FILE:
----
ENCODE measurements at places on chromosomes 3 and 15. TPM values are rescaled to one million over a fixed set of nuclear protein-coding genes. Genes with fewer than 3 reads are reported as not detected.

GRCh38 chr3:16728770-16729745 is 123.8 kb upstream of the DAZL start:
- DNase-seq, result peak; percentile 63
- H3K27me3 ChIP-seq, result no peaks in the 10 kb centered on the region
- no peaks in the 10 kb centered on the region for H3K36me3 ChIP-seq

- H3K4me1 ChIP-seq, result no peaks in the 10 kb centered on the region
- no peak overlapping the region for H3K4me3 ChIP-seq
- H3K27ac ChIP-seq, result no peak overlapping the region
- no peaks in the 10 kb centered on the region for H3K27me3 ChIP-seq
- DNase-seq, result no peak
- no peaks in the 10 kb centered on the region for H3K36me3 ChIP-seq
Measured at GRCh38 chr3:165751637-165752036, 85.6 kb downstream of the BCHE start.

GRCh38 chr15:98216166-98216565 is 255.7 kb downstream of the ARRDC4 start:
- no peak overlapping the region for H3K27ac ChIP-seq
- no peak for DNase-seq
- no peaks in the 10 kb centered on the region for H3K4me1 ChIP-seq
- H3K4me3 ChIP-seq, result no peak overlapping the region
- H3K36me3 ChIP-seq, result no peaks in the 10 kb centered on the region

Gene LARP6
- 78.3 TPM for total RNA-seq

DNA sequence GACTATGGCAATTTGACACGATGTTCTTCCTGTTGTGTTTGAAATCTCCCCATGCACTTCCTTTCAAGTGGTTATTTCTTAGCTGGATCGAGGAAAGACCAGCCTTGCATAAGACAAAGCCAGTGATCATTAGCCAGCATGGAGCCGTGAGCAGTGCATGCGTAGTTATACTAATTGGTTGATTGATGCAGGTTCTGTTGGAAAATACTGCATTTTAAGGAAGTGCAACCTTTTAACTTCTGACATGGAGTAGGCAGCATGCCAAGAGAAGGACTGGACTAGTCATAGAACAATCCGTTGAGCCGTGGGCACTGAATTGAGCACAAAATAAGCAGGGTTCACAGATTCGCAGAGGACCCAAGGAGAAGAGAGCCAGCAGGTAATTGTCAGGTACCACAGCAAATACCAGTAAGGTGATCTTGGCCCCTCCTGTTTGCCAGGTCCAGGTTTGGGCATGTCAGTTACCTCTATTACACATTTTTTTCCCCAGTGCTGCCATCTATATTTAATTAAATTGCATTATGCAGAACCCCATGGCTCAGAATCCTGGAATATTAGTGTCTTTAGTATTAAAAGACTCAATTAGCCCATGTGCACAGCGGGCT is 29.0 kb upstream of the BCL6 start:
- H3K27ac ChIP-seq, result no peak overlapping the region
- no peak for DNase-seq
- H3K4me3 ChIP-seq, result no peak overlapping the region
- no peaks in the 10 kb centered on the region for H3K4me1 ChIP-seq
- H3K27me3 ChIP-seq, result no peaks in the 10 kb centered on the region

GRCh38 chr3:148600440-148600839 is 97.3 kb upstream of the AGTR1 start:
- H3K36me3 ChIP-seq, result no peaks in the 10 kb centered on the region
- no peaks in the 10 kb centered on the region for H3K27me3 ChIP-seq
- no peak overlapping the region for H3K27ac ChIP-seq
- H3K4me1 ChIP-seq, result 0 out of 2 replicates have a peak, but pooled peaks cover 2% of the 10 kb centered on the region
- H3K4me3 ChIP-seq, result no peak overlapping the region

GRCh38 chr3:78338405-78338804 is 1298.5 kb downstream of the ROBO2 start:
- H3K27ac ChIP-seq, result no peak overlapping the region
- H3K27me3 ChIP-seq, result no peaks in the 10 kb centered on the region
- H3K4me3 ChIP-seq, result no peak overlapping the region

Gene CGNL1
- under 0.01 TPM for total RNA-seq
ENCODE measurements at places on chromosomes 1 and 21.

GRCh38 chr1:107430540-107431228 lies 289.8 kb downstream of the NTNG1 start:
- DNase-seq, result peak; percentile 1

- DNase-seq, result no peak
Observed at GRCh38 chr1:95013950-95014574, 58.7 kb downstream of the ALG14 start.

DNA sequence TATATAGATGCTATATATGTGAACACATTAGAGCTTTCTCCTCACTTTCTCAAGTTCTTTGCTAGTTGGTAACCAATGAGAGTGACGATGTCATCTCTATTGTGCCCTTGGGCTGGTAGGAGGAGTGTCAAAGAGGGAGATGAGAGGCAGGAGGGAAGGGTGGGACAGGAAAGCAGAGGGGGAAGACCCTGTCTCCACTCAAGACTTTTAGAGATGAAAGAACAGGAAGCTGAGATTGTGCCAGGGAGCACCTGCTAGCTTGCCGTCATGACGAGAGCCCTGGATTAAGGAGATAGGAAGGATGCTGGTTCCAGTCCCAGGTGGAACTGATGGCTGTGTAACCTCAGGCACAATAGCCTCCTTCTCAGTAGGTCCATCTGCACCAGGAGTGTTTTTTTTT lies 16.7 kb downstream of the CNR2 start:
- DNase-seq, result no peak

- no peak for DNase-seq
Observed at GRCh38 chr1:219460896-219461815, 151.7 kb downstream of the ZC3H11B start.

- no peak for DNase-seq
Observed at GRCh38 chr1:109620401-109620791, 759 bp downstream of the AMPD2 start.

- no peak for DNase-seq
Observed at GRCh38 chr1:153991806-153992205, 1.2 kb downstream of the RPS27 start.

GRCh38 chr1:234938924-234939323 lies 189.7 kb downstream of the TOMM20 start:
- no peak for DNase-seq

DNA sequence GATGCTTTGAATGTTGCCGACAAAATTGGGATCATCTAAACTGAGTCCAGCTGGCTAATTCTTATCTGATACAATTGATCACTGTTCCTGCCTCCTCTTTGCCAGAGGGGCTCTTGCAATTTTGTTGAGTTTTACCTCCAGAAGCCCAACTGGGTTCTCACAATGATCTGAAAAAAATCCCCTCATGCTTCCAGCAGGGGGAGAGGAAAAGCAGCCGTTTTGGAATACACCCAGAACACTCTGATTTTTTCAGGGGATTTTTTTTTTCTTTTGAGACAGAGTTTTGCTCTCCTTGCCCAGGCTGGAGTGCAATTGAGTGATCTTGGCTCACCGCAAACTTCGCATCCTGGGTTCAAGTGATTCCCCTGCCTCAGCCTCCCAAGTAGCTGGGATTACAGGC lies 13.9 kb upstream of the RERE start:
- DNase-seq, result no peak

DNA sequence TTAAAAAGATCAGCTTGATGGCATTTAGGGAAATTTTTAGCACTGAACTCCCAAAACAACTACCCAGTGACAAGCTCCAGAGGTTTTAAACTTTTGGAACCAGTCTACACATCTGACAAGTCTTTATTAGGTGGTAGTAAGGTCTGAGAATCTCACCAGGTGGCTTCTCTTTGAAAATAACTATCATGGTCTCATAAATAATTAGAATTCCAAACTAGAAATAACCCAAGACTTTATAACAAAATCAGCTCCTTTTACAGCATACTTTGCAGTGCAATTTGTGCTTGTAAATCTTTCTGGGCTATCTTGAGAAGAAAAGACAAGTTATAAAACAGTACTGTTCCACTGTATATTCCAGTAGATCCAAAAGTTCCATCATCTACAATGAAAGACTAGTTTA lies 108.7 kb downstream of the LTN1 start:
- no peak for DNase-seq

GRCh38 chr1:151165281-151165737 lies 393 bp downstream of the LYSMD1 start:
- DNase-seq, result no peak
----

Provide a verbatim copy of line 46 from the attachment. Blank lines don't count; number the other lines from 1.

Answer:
- no peak for DNase-seq